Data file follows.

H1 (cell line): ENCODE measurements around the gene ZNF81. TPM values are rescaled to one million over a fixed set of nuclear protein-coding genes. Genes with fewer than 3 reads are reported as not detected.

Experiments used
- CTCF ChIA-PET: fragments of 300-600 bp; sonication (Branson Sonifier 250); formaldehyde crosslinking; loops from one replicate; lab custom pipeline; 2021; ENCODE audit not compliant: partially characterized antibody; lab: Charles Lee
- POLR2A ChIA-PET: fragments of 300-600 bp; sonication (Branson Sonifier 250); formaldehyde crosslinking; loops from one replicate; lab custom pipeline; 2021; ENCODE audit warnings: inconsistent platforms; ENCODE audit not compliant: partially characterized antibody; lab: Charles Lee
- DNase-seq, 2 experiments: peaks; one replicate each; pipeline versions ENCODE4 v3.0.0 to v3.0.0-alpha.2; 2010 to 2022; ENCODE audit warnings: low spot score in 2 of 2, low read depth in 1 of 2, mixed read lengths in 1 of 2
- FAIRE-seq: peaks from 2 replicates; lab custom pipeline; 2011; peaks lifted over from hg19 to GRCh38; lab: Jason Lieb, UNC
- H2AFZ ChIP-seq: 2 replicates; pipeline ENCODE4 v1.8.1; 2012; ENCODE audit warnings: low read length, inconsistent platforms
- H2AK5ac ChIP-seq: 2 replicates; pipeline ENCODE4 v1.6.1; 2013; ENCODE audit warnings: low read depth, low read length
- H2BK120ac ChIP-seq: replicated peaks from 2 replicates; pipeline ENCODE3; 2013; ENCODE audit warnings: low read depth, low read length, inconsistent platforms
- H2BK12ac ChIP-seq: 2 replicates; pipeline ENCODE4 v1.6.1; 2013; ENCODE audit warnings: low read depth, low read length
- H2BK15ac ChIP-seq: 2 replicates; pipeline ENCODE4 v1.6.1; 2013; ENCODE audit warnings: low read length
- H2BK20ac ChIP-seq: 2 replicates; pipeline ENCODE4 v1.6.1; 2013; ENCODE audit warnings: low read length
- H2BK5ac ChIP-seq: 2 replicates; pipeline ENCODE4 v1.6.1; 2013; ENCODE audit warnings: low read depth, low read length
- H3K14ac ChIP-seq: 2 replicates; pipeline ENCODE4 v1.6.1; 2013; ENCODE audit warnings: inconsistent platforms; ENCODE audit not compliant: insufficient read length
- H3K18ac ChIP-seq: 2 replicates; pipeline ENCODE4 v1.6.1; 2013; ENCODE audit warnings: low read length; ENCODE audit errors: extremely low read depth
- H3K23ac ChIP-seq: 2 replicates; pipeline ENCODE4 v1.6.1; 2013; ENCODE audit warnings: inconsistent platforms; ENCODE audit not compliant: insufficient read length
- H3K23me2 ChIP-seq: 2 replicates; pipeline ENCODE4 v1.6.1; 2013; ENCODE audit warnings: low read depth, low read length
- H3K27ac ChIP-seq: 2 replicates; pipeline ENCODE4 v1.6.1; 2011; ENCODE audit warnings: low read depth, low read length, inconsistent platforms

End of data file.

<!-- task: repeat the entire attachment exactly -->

H1 (cell line): ENCODE measurements around the gene ZNF81. TPM values are rescaled to one million over a fixed set of nuclear protein-coding genes. Genes with fewer than 3 reads are reported as not detected.

Experiments used
- CTCF ChIA-PET: fragments of 300-600 bp; sonication (Branson Sonifier 250); formaldehyde crosslinking; loops from one replicate; lab custom pipeline; 2021; ENCODE audit not compliant: partially characterized antibody; lab: Charles Lee
- POLR2A ChIA-PET: fragments of 300-600 bp; sonication (Branson Sonifier 250); formaldehyde crosslinking; loops from one replicate; lab custom pipeline; 2021; ENCODE audit warnings: inconsistent platforms; ENCODE audit not compliant: partially characterized antibody; lab: Charles Lee
- DNase-seq, 2 experiments: peaks; one replicate each; pipeline versions ENCODE4 v3.0.0 to v3.0.0-alpha.2; 2010 to 2022; ENCODE audit warnings: low spot score in 2 of 2, low read depth in 1 of 2, mixed read lengths in 1 of 2
- FAIRE-seq: peaks from 2 replicates; lab custom pipeline; 2011; peaks lifted over from hg19 to GRCh38; lab: Jason Lieb, UNC
- H2AFZ ChIP-seq: 2 replicates; pipeline ENCODE4 v1.8.1; 2012; ENCODE audit warnings: low read length, inconsistent platforms
- H2AK5ac ChIP-seq: 2 replicates; pipeline ENCODE4 v1.6.1; 2013; ENCODE audit warnings: low read depth, low read length
- H2BK120ac ChIP-seq: replicated peaks from 2 replicates; pipeline ENCODE3; 2013; ENCODE audit warnings: low read depth, low read length, inconsistent platforms
- H2BK12ac ChIP-seq: 2 replicates; pipeline ENCODE4 v1.6.1; 2013; ENCODE audit warnings: low read depth, low read length
- H2BK15ac ChIP-seq: 2 replicates; pipeline ENCODE4 v1.6.1; 2013; ENCODE audit warnings: low read length
- H2BK20ac ChIP-seq: 2 replicates; pipeline ENCODE4 v1.6.1; 2013; ENCODE audit warnings: low read length
- H2BK5ac ChIP-seq: 2 replicates; pipeline ENCODE4 v1.6.1; 2013; ENCODE audit warnings: low read depth, low read length
- H3K14ac ChIP-seq: 2 replicates; pipeline ENCODE4 v1.6.1; 2013; ENCODE audit warnings: inconsistent platforms; ENCODE audit not compliant: insufficient read length
- H3K18ac ChIP-seq: 2 replicates; pipeline ENCODE4 v1.6.1; 2013; ENCODE audit warnings: low read length; ENCODE audit errors: extremely low read depth
- H3K23ac ChIP-seq: 2 replicates; pipeline ENCODE4 v1.6.1; 2013; ENCODE audit warnings: inconsistent platforms; ENCODE audit not compliant: insufficient read length
- H3K23me2 ChIP-seq: 2 replicates; pipeline ENCODE4 v1.6.1; 2013; ENCODE audit warnings: low read depth, low read length
- H3K27ac ChIP-seq: 2 replicates; pipeline ENCODE4 v1.6.1; 2011; ENCODE audit warnings: low read depth, low read length, inconsistent platforms